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What Are the Different Types of Pontoon Ladders?

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  • Written By: Daniel Liden
  • Edited By: Jenn Walker
  • Last Modified Date: 28 September 2016
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Pontoon ladders are ladders attached to pontoon boats that allow people to climb into and out of the water with relative ease. They are usually necessary because the decks of pontoon boats are often several feet above the water, so boarding from the water can be difficult. Such ladders come in a wide variety of different shapes and sizes and can attach to the side of the pontoon boat in several different places. Some are intended to be attached permanently to a boat while others are meant to be attached only when one wants to get off the boat and into the water.

There are several locations on the deck of a pontoon boat that can facilitate a pontoon ladder. Most pontoon boats have gates on either side that allow passengers to climb from the boat to a dock. Such gates can be opened to provide space for pontoon ladders, allowing passengers to climb into and out of the water. Many pontoon boats have spaces in the front and back that are not gated in or blocked by seats, and pontoon ladders can also be fitted to these spaces.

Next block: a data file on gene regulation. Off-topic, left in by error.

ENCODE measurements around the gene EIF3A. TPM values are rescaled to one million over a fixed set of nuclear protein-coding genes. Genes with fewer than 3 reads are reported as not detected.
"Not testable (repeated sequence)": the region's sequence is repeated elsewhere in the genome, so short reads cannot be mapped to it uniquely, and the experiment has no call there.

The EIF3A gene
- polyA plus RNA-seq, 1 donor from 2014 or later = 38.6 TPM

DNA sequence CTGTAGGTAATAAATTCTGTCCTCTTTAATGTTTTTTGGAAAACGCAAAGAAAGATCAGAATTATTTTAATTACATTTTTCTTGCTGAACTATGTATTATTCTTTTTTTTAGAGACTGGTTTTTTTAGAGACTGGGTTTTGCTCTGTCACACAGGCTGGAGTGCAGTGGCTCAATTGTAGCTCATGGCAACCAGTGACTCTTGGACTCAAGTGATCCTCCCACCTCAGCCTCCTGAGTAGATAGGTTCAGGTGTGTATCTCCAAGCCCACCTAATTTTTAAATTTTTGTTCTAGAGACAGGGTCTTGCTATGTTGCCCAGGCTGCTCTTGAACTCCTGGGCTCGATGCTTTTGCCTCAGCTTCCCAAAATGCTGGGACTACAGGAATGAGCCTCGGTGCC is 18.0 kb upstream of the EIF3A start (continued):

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Pontoon ladders can be mounted to the sides, front, or back of a pontoon boat through a variety of different permanent and temporary means. Permanent ladders are often mounted to a joint of some form that allows the ladder to be folded up onto or beneath the deck when the boat is in motion. A temporary pontoon ladder, on the other hand, is designed to be easily attached and detached from the same location on the boat. When the boat is in motion, the ladder can be kept on the boat's deck, and when no one intends to leave the boat, it can be left on shore. Those who use their boats primarily for swimming tend to prefer permanent ladders while those who mostly take boat rides or who have boats with little space often prefer temporary ladders.

Some pontoon ladders are vertical with narrow rungs, providing only the bare minimum needed to get into and out of the water. Some are angled and can have six or more wide rungs that are more like steps. Small ladders, while generally less expensive and more space-efficient, tend to be difficult for those with mobility problems or physical handicaps to use. Larger pontoon ladders with wide steps, on the other hand, tend to be little more difficult to climb than normal stairs.

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